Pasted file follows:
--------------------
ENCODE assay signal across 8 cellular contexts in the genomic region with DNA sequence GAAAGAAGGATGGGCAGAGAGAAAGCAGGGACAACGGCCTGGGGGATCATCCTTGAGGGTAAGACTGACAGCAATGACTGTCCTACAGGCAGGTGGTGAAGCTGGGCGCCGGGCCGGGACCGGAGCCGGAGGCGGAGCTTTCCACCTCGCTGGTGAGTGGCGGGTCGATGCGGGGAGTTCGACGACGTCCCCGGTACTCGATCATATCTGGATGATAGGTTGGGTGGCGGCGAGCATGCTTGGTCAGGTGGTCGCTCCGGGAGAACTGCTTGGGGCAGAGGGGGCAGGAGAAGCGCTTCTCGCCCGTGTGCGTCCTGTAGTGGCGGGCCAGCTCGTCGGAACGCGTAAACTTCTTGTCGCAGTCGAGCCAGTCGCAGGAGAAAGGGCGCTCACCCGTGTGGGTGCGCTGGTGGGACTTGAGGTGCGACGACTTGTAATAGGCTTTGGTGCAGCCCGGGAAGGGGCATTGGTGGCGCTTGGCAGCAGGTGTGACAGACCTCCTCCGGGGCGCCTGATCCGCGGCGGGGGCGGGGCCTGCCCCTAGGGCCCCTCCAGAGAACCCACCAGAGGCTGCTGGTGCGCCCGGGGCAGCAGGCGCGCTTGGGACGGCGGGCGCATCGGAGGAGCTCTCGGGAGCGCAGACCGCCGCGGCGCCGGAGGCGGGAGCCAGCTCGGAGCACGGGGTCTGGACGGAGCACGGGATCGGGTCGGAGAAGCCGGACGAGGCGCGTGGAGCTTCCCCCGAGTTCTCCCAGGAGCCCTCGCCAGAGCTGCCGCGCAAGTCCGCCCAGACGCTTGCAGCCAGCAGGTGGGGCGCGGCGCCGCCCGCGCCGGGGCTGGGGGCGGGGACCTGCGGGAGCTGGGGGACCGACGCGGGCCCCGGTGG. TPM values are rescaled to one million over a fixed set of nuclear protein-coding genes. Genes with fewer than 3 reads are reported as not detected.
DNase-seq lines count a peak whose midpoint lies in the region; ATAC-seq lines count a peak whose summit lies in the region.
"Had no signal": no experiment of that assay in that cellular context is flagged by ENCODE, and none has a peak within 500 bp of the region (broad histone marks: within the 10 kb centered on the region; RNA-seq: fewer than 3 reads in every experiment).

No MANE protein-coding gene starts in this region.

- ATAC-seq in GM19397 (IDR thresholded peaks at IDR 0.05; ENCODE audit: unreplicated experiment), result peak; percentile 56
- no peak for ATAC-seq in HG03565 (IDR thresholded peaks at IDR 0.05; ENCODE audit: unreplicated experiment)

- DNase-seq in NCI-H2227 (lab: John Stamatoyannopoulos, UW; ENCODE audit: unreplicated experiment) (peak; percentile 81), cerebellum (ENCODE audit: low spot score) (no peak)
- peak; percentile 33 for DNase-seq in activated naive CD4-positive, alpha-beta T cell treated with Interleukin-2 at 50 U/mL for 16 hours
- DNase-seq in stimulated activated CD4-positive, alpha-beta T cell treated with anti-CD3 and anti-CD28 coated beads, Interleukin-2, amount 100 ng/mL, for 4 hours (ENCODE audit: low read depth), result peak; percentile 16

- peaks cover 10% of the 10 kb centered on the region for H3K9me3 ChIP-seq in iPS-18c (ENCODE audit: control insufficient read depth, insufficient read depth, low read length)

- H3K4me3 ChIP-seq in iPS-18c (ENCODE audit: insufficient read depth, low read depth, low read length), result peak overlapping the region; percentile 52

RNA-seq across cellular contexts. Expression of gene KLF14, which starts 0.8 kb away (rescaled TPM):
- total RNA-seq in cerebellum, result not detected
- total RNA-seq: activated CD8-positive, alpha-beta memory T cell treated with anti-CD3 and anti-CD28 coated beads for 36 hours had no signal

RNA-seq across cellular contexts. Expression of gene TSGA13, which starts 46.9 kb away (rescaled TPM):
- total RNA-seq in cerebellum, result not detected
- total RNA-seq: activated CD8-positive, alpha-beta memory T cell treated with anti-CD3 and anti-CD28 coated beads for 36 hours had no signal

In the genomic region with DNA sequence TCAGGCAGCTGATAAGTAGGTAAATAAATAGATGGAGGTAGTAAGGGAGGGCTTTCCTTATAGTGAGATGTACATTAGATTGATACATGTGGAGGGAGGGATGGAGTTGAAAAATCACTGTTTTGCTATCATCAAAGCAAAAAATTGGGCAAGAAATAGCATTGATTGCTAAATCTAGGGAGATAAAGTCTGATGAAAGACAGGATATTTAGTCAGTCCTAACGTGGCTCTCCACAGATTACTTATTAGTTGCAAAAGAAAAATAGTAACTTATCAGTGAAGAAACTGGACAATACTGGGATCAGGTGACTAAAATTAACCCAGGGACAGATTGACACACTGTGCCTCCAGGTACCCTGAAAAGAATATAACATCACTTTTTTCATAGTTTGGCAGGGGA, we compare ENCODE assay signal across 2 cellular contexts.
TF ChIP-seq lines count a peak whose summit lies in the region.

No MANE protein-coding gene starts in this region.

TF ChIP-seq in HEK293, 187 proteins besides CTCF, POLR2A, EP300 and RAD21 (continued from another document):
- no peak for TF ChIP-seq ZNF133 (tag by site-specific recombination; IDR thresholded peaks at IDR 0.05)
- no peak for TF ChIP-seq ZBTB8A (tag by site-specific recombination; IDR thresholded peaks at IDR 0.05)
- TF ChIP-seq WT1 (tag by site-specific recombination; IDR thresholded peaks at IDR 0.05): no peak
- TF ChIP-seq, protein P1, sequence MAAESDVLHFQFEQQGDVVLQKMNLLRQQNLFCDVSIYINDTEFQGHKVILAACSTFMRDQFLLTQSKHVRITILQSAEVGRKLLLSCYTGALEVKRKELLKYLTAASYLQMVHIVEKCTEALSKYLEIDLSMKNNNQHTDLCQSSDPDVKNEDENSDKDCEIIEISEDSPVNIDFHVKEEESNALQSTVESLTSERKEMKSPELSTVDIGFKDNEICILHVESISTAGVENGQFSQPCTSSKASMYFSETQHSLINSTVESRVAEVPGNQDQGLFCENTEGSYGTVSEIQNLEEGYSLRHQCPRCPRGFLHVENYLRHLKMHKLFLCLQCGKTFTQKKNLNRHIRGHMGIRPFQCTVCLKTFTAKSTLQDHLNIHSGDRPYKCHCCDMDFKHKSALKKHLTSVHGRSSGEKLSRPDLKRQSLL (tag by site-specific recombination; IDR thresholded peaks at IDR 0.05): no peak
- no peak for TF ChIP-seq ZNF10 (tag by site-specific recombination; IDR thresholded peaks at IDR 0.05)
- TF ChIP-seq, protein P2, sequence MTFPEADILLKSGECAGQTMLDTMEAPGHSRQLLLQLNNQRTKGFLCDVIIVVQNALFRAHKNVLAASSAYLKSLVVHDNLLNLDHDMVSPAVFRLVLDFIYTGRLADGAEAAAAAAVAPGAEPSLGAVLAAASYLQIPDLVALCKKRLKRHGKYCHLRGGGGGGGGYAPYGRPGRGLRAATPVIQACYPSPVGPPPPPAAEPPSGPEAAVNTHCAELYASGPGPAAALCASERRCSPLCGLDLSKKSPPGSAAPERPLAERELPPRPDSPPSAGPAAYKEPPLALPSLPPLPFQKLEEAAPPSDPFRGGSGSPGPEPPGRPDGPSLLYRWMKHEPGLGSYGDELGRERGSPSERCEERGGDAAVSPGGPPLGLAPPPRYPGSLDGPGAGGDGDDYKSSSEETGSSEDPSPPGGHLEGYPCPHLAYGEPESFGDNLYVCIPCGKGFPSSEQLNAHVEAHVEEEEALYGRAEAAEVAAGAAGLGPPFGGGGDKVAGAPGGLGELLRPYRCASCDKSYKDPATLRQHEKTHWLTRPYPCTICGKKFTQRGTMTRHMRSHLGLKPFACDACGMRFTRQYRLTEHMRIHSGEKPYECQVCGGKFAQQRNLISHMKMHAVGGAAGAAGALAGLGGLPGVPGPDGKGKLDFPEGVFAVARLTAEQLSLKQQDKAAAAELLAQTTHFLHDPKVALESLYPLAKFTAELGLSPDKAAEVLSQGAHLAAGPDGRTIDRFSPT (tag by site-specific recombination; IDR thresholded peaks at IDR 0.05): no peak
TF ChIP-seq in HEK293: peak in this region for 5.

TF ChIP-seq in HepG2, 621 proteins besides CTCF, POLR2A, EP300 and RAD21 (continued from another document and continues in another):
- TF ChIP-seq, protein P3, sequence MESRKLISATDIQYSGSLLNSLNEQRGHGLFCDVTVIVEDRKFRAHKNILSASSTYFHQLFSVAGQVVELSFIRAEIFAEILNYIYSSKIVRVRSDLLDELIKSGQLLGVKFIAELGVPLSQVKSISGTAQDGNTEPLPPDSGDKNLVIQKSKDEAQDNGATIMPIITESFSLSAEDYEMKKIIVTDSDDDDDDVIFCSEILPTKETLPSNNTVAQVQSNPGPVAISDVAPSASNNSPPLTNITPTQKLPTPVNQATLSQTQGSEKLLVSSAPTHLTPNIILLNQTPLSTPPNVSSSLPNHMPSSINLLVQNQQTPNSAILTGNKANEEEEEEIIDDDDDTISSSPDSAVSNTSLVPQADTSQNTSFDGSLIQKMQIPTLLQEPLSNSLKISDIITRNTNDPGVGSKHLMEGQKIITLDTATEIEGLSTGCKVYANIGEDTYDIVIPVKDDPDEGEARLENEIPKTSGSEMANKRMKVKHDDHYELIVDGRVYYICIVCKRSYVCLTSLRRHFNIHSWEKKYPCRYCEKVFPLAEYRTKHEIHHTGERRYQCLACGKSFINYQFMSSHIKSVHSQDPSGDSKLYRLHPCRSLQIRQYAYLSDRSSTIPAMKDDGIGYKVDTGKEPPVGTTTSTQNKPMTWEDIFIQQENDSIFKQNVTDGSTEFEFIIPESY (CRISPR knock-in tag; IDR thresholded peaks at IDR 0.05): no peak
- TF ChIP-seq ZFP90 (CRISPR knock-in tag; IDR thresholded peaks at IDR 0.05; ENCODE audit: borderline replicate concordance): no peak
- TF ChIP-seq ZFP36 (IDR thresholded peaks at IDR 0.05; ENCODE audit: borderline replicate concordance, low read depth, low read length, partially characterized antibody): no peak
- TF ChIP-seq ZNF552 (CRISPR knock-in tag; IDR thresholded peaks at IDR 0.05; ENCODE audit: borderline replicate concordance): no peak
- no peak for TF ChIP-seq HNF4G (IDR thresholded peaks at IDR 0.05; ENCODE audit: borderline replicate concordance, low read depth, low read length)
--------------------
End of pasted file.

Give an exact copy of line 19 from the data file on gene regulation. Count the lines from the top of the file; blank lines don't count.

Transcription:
TF ChIP-seq lines count a peak whose summit lies in the region.